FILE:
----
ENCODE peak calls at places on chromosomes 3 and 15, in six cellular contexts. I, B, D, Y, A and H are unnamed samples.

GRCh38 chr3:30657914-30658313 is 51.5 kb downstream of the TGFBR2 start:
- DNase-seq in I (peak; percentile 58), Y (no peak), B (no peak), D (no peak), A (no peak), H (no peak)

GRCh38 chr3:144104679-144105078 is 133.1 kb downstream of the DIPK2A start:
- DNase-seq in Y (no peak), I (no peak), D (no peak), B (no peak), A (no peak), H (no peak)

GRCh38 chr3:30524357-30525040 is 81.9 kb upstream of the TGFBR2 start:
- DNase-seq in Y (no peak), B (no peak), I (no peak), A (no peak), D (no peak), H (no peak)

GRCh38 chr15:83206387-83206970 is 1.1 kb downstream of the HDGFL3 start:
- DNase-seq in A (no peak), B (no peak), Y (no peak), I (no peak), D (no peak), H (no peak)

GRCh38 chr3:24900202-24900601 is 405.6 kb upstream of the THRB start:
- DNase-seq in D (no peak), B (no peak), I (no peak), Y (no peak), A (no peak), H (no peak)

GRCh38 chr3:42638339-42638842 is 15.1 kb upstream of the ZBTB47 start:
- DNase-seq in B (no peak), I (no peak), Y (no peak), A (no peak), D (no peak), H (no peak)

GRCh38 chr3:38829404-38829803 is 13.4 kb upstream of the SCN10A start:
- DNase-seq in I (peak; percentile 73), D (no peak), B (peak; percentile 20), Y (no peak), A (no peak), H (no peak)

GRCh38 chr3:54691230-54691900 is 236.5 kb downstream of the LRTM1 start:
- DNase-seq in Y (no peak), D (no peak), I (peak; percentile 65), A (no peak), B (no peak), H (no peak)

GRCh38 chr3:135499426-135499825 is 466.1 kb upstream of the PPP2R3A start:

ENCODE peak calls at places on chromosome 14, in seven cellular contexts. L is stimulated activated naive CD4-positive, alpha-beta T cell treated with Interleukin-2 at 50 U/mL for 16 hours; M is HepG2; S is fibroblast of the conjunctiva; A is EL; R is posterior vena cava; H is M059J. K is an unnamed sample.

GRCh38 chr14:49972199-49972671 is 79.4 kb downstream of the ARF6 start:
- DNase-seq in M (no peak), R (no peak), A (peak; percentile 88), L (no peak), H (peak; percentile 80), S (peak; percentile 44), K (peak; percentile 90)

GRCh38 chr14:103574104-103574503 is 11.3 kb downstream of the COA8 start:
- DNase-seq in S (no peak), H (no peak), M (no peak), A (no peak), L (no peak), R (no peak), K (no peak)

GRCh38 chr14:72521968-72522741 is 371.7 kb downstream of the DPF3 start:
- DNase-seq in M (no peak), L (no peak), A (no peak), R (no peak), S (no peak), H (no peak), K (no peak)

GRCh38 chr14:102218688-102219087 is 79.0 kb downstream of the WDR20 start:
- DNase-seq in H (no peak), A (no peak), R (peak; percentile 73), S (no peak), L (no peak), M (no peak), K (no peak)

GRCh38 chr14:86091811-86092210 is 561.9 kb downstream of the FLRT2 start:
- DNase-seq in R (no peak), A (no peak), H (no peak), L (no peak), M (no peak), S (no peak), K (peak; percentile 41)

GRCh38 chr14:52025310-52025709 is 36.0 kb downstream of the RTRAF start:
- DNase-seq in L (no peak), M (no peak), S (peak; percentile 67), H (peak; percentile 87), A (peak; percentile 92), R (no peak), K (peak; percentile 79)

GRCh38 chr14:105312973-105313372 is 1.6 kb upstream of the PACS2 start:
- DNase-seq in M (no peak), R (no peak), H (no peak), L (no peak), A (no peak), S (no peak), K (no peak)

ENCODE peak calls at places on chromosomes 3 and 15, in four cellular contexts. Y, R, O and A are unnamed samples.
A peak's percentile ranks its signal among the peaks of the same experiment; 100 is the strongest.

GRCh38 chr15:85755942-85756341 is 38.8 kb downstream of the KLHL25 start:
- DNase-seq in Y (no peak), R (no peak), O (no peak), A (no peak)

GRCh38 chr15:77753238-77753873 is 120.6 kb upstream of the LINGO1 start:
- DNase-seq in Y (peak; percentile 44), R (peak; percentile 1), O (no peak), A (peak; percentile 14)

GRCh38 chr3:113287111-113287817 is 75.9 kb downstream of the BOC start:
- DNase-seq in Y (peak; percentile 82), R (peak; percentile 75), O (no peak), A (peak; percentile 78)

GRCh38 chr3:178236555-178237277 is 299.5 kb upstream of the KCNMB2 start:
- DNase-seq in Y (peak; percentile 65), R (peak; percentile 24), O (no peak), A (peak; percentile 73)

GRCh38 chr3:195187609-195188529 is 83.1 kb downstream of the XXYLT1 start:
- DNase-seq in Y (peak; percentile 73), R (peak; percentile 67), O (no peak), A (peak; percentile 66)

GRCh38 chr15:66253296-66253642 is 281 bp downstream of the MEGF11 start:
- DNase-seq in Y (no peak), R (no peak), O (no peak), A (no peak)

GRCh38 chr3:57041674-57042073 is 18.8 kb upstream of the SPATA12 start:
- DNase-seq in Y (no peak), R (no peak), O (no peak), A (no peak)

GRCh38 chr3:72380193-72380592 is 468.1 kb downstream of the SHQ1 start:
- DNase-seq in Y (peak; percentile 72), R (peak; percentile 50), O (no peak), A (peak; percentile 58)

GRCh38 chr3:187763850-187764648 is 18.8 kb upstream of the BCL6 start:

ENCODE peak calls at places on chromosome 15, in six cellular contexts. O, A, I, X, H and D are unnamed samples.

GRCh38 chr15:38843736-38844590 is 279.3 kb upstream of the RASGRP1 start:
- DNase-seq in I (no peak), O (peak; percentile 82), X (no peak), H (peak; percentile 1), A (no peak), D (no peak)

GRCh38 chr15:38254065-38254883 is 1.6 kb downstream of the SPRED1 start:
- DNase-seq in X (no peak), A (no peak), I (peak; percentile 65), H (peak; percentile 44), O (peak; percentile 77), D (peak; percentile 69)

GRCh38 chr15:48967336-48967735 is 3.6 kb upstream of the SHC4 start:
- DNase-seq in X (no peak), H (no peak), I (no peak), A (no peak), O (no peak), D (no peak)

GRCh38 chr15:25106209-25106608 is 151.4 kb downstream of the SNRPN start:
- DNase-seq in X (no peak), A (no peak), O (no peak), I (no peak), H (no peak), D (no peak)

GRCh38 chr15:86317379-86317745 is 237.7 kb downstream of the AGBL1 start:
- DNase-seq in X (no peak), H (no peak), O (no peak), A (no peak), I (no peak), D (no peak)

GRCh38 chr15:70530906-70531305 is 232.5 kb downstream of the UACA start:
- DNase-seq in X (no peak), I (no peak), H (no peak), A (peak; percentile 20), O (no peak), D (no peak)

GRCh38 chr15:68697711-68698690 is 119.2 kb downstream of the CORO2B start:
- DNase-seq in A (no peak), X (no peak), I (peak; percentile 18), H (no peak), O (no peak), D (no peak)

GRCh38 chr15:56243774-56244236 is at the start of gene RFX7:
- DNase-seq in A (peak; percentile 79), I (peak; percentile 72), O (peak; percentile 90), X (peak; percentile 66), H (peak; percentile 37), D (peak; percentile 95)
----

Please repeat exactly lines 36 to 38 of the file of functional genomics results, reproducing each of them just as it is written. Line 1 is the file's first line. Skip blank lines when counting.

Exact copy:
GRCh38 chr15:85755942-85756341 is 38.8 kb downstream of the KLHL25 start:
- DNase-seq in Y (no peak), R (no peak), O (no peak), A (no peak)

GRCh38 chr15:77753238-77753873 is 120.6 kb upstream of the LINGO1 start: